Other Christians might withdraw from you, or they might stand off with fear or even turn and gossip. People you share Jesus with might take advantage of you. It might mean the consequence is that for you, you might feel like you really don't get along with them, or even don't like them. It might mean that you'll have to give up your normal routein, your normal way of thinking, your normal agenda of how you prefer to share the gospel with others.

Are you willing to get ripped out of your comfort zone to meet someone where they are at?

We have to look for ways to adapt to get into the culture to cause a salvation influence. If we do it'll mean a reward for eternity.

Next Sunday night I will finish up this idea by explaining "The Samaritan Factor" out of John 4. It'll be a discussion on how to move through evangelism.

Wednesday, February 21, 2007

Family Time

Even now three weeks out from delivery, everything seems quiet. I don't do much of anything because of pain and so this inability is the conductor of my day.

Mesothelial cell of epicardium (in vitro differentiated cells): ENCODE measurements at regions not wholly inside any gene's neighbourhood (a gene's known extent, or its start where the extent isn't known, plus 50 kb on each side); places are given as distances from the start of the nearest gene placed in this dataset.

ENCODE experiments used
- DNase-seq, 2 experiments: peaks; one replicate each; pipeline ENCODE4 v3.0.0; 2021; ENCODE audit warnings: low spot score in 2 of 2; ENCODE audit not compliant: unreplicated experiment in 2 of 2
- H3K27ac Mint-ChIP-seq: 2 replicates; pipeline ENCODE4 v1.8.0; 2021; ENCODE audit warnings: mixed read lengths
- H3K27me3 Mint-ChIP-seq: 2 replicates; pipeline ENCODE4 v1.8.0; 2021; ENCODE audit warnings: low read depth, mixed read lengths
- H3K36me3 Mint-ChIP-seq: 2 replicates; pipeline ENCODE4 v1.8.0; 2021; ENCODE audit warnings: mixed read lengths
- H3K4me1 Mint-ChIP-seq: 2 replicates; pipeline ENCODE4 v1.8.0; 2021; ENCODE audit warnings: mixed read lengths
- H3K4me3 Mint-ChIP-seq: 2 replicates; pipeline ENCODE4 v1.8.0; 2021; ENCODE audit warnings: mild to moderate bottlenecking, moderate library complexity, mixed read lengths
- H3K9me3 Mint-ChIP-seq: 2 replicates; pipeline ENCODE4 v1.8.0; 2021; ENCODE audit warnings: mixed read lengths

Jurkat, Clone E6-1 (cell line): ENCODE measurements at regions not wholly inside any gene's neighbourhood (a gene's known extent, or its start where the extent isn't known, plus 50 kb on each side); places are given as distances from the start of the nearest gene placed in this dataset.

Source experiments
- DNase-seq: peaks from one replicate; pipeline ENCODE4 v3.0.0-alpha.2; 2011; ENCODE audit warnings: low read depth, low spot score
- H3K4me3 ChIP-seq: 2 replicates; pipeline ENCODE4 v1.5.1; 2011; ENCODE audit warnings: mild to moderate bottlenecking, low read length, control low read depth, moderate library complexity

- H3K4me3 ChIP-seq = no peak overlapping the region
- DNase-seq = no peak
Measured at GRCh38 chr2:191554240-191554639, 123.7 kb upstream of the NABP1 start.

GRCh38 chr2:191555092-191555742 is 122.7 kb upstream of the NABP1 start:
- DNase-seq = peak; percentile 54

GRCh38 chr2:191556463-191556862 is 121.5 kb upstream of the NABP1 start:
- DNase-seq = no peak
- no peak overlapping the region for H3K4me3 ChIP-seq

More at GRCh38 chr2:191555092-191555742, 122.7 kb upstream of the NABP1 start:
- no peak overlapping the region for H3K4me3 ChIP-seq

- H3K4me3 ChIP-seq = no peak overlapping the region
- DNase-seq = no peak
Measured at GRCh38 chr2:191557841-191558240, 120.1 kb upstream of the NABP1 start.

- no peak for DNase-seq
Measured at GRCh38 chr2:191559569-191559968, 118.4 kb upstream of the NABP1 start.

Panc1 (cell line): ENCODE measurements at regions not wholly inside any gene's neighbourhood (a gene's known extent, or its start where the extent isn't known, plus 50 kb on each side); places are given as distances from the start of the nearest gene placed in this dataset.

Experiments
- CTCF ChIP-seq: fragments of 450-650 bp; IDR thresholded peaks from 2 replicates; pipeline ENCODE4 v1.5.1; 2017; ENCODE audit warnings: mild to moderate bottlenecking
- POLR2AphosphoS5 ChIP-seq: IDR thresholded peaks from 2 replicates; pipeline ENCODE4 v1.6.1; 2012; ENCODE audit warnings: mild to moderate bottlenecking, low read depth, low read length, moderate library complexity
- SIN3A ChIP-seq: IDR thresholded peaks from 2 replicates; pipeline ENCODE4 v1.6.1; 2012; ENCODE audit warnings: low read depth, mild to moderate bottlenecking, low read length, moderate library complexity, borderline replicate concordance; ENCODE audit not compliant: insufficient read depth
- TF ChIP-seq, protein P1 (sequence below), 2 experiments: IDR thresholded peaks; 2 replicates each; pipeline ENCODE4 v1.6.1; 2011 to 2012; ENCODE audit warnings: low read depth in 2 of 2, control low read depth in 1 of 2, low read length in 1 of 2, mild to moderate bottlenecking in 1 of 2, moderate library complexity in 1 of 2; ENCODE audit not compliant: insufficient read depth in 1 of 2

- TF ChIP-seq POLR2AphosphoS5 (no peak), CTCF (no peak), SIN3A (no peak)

The girls delight my days and nights by what they are doing. Grace lost her first front top tooth and now when she talks I don't even recognize her with the "th" where her "s" sounds should be. Her grin is so wonderful, I love to find a reason to make her smile. She loves to lose control and scream at the top of her pitch-potential, just like... a little girl. She learned in a couple hours flat how to tie her shoes, and loves to practice all day long.

Lizzy has finally graduated from her "repeat-after-me" prayers at bedtime, to now praying all by herself. Each night she prays a prayer that goes something like this, in her sweet high-pitched baby but booger-congested voice:

"Dear Heavenly Father, thank-you for today, thank-you for helping me go on the toilet, and I call mommy and I say, "Mommy, I have to go poo-poo!" and I get spankings, and when I go pee pee I get my chocolate candies back and my dress back and my clip-clops back. Thank-you for Jesus for dying on the cross, thank-you for mommy, thank-you for daddy, thank-you for sister, thank-you for baby brother, help Grammy to feel better, in Jesus name I pray, aaaamen."